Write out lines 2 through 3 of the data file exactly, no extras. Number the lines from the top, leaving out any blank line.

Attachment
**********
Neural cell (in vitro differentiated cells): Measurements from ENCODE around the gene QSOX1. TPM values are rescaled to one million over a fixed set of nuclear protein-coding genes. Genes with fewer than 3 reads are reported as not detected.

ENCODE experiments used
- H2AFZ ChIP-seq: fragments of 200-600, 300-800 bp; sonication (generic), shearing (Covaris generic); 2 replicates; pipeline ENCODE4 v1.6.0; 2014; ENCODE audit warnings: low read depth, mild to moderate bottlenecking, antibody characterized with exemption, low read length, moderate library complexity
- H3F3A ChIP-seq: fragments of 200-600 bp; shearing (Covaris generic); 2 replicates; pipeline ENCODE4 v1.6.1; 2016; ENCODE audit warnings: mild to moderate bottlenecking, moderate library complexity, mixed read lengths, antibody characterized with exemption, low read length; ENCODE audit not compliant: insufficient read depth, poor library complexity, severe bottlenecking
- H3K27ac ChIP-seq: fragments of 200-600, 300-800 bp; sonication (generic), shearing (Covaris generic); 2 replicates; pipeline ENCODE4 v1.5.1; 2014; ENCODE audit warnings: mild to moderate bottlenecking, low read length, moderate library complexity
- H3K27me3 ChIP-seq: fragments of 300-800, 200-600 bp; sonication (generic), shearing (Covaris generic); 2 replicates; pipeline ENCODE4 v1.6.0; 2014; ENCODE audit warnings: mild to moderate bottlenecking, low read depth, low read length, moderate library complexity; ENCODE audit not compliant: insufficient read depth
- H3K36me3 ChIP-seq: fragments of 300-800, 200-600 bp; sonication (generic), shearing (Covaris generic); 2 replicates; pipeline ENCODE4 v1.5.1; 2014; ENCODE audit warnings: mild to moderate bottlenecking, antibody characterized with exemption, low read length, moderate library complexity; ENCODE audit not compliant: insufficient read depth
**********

ENCODE experiments used
- H2AFZ ChIP-seq: fragments of 200-600, 300-800 bp; sonication (generic), shearing (Covaris generic); 2 replicates; pipeline ENCODE4 v1.6.0; 2014; ENCODE audit warnings: low read depth, mild to moderate bottlenecking, antibody characterized with exemption, low read length, moderate library complexity